Japan Tokyo Asakusa

Kaminarimon Thunder Gate

Iconic red lantern gateway to Asakusa’s Sensoji Temple

Photo of Kaminarimon Thunder Gate, Japan (Day2-2 by Ajay Suresh)

The Kaminarimon, known as the Thunder Gate, is an iconic symbol of Asakusa, marking the entrance to the historic Sensoji Temple. This striking gate, famed for its massive red lantern and protective deities, stands as a symbol of Japan’s rich cultural heritage. The lantern, weighing about 700 kilograms, features a dragon sculpture at its base and bears the kanji for “Thunder Gate.” Flanked by the statues of Fujin (Wind God) and Raijin (Thunder God), the gate is a popular attraction for its historical significance and architectural beauty.

About Kaminarimon Thunder Gate

Tracing its history back to when Taira no Kinmasa prayed for a transfer to Musashi Province in 941 AD and later donated buildings to Sensoji, the Thunder Gate has stood as the magnificent entrance to the famous Sensoji Temple. The gate has experienced multiple reconstructions due to fires and natural disasters. The most recent incarnation was built in 1960 with contributions from Kōnosuke Matsushita, founder of the company now known as Panasonic. Rising 11.7 meters high, spanning 11.4 meters wide, and constructed of reinforced concrete, the gate’s vermillion facade and statues have been a constant through the ages, embodying the intersection of Shinto and Buddhist traditions with Fujin and Raijin at the front and the dragon deities Tenryu and Kinryu at the rear.

Despite its turbulent history, the current Thunder Gate stands resilient, receiving major renovations every 10 years. Visitors often admire the blend of Edo period and Meiji period craftsmanship seen in the statues, which combine historical heads and bodies. The renowned lantern, produced by Takahashi Chochin in Kyoto, serves not only as a beacon for pilgrims and tourists but also as a cultural emblem, frequently depicted in ukiyo-e prints that popularized its image across Japan.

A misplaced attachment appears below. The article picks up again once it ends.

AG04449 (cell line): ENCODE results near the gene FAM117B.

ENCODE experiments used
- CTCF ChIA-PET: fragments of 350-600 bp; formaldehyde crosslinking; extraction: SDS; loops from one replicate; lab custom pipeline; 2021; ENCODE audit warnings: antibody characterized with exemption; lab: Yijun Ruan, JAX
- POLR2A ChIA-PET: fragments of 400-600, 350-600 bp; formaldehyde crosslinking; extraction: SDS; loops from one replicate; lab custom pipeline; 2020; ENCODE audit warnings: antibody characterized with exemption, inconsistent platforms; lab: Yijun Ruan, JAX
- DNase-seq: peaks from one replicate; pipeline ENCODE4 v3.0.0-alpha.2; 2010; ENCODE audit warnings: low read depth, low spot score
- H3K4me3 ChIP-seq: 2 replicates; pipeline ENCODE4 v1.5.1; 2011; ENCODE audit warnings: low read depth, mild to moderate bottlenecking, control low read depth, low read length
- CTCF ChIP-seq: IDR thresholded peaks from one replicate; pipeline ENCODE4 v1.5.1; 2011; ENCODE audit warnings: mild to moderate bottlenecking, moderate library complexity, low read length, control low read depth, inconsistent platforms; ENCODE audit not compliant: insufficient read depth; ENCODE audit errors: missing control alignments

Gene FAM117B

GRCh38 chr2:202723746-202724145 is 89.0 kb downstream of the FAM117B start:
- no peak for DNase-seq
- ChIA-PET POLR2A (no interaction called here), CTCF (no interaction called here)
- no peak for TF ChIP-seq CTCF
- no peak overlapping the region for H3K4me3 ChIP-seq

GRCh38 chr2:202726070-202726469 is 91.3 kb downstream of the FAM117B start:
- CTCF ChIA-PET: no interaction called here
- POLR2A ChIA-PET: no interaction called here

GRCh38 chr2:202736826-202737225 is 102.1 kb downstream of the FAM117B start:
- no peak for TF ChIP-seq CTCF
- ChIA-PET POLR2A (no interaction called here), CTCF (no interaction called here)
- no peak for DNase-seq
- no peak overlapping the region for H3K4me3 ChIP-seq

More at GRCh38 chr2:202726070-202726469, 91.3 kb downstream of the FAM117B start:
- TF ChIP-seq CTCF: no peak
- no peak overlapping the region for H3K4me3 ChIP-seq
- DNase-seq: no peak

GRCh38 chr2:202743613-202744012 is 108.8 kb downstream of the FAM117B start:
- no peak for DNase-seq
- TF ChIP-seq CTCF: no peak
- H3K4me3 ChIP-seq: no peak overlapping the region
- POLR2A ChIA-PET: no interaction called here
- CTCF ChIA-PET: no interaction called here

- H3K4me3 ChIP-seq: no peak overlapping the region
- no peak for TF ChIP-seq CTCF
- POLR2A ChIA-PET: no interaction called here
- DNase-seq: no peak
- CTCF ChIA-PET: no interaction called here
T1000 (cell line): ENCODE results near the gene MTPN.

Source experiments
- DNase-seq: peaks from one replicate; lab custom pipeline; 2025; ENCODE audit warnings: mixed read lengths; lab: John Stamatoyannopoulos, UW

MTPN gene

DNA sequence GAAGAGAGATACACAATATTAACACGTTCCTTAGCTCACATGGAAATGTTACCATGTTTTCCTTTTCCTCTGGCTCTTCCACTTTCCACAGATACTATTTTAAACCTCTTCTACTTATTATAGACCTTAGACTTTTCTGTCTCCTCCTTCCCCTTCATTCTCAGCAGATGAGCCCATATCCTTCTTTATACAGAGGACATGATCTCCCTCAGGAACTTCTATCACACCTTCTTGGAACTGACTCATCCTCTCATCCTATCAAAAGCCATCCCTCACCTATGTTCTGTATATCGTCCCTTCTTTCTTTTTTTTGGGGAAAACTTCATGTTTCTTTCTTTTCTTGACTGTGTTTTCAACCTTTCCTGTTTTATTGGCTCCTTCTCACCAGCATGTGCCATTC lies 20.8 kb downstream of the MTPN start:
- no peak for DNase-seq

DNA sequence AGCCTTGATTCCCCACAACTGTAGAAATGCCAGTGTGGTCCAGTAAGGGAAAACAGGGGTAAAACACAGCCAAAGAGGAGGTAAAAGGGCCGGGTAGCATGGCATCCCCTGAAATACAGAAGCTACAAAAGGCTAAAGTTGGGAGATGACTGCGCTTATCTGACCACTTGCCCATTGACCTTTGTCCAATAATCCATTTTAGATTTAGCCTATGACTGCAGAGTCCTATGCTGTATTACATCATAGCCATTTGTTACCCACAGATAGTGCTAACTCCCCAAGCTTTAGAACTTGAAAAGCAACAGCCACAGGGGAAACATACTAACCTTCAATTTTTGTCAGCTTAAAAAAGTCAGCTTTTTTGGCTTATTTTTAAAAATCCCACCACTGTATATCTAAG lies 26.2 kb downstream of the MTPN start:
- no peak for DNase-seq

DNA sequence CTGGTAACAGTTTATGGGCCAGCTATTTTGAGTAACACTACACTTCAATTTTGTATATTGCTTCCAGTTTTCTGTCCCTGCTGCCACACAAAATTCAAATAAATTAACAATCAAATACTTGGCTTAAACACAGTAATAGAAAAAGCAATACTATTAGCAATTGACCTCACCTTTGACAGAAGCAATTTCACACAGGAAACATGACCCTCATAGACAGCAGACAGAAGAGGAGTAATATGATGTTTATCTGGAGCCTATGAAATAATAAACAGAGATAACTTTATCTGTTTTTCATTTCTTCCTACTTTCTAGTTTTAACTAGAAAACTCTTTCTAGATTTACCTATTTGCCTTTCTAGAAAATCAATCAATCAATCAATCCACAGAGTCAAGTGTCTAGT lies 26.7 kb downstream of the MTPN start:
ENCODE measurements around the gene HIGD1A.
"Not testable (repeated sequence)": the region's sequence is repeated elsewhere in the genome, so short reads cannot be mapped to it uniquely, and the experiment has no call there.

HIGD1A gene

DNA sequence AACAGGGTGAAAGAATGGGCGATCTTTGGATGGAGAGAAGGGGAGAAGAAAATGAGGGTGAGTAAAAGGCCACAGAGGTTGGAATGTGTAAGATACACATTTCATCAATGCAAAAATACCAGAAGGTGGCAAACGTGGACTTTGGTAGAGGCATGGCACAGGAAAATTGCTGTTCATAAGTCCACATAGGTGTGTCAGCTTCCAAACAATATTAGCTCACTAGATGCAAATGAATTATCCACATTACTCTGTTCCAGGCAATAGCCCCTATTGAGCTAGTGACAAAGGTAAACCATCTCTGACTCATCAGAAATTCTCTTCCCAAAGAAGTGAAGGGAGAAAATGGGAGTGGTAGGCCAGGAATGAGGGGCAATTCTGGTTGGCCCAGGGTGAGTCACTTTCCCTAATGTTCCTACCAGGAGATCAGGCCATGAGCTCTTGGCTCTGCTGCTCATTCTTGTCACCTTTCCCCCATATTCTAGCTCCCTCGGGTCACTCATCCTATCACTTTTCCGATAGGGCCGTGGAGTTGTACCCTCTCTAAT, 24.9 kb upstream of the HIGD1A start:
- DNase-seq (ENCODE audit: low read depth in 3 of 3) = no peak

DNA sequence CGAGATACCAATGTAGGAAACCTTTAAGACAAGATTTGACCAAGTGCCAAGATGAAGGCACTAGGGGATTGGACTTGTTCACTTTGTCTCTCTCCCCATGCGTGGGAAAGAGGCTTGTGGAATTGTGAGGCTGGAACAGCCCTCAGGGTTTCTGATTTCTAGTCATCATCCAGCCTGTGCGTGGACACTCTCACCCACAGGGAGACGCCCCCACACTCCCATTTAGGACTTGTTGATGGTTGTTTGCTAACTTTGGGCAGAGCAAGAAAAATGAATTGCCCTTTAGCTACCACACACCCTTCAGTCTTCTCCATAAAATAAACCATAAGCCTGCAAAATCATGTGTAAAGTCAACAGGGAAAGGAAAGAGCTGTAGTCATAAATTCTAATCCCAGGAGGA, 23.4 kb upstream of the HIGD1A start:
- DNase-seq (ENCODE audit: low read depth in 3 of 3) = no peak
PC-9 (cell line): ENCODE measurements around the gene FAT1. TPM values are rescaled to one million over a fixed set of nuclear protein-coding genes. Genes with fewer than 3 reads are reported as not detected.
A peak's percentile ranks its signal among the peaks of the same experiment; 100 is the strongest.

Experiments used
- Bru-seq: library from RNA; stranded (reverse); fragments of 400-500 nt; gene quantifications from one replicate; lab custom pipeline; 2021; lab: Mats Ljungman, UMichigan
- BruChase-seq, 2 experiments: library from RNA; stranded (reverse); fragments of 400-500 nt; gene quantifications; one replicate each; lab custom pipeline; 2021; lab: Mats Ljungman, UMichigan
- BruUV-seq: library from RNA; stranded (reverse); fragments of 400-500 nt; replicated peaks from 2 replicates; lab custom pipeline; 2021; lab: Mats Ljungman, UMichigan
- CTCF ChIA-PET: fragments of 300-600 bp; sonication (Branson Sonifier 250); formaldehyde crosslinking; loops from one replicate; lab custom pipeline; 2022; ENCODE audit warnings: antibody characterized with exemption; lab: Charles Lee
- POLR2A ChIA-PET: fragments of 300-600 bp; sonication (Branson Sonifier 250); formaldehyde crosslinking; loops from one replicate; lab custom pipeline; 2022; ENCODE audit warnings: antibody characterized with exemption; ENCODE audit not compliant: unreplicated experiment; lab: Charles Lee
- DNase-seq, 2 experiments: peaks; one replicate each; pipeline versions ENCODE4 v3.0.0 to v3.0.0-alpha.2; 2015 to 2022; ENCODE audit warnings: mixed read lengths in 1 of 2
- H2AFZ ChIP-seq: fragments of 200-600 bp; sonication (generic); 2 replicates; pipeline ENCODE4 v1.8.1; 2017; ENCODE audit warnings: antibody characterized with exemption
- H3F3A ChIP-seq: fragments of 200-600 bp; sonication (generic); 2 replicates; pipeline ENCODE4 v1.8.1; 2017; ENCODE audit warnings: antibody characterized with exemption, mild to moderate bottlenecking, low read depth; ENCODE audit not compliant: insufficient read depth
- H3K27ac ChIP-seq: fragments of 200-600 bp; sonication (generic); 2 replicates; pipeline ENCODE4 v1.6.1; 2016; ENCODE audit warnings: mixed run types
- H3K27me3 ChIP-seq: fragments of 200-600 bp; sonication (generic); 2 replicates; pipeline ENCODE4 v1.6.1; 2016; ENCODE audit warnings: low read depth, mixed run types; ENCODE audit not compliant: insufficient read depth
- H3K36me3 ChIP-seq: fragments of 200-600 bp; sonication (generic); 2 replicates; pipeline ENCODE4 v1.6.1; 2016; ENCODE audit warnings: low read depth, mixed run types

The Thunder Gate’s significance extends to festivities, as during the Sanja Matsuri, when the lantern is carefully lifted and folded to allow passage for mikoshi, and is also folded to prevent damage from typhoons or strong winds, illustrating the gate’s functional design and the community’s reverence for its preservation.

For those visiting Kaminarimon, it is recommended to take a moment to appreciate the less-noticed details, such as the dragon sculpture at the lantern’s base, a feature of the original lantern. Venturing through the gate, one should not miss the opportunity to explore Nakamise Dori Shopping Street, a bustling shopping street that leads to the heart of Sensoji Temple, where the historical and cultural journey continues. Nearby, the Asakusa district offers a glimpse into Tokyo’s past, with traditional shops and eateries that have welcomed travelers for centuries.

Getting There the easiest way to reach Kaminarimon Thunder Gate

A 18

 Asakusa Line + 2 more

 about 5 minute walk (300m)
G 18

 Ginza Line

 5-10 minute walk (800m)

Around Kaminarimon Thunder Gate

Kaminarimon Thunder Gate

Gate in Tokyo

open 24 hours
closed Irregularly


雷門, 東京

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Updated 14 Mar 2024 • Report an error

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